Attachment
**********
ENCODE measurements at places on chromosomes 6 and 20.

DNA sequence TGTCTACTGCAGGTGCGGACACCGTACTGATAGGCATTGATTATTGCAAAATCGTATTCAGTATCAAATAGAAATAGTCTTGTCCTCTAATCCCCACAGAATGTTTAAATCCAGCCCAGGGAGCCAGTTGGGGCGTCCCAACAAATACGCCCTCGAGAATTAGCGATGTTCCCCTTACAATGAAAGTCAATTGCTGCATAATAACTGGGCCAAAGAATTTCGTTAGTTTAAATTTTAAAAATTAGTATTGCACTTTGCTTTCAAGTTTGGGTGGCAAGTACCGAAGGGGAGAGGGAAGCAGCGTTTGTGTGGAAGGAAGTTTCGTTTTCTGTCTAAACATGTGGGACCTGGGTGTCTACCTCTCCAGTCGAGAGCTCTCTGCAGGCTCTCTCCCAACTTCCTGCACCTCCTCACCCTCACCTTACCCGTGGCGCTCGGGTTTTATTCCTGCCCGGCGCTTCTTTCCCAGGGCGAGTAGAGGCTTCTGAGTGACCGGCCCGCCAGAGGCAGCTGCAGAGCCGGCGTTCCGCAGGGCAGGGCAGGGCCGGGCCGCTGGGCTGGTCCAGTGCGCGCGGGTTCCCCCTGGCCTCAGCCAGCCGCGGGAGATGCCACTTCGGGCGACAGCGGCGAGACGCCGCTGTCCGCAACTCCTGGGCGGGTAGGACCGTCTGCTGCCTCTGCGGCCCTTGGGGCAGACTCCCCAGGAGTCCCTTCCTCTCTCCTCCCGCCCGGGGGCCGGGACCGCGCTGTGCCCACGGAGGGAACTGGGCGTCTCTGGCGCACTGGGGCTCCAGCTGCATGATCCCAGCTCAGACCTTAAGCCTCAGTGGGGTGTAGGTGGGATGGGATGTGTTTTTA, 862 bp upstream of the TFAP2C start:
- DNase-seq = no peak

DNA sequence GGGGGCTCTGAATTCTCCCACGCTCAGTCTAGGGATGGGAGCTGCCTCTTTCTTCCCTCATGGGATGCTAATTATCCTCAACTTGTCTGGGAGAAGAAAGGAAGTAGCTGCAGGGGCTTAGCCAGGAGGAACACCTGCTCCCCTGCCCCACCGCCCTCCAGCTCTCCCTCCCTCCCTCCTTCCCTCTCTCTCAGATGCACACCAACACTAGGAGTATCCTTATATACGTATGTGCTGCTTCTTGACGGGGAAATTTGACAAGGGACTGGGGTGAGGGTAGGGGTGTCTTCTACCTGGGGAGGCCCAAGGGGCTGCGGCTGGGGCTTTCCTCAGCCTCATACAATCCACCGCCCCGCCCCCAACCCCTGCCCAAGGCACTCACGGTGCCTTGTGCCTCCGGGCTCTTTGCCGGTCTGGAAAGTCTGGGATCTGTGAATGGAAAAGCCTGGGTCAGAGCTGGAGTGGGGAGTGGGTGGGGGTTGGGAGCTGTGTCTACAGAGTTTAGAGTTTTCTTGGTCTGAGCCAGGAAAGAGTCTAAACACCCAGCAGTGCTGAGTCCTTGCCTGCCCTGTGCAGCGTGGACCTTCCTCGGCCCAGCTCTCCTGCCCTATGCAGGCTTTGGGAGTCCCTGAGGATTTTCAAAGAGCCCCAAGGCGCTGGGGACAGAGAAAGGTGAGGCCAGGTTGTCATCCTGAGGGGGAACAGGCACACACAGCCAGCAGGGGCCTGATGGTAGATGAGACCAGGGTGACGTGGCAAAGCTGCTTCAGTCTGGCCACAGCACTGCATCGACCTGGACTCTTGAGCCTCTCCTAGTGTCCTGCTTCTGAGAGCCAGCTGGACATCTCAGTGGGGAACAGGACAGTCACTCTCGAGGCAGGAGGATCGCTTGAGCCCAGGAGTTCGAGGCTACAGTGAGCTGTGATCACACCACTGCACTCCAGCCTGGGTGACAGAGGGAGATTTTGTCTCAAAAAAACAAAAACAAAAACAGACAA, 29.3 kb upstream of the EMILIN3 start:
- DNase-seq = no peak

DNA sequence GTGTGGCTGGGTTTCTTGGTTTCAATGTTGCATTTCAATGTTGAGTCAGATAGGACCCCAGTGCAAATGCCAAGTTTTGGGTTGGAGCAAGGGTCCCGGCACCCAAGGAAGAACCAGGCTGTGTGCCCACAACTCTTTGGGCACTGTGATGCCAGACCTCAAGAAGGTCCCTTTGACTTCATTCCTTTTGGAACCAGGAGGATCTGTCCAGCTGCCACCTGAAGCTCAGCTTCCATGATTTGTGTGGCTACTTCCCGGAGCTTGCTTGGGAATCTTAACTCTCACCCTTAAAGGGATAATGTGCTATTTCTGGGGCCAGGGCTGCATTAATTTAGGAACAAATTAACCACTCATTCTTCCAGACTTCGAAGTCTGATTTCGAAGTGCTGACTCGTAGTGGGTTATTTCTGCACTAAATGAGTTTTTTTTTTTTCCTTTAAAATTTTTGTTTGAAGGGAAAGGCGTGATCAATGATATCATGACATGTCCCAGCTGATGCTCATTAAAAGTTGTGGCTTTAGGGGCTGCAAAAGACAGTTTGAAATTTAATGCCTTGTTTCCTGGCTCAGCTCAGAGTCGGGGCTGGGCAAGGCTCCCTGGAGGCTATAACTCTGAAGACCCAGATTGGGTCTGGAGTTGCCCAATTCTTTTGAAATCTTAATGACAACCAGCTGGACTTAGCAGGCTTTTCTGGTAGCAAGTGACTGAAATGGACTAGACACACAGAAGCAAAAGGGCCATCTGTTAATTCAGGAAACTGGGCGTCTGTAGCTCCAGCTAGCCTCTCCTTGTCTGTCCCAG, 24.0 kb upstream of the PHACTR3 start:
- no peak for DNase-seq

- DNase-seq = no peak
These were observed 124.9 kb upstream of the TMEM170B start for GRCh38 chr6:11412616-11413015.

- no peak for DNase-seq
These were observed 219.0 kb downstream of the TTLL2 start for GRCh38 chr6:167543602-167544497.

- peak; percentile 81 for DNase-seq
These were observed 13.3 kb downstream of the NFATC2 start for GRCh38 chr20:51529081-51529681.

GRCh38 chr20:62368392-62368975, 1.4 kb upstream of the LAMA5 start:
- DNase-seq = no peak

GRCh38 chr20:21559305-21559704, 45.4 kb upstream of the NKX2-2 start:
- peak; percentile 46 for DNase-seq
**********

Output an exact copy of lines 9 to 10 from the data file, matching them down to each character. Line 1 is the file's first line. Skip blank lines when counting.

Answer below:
These were observed 124.9 kb upstream of the TMEM170B start for GRCh38 chr6:11412616-11413015.

- no peak for DNase-seq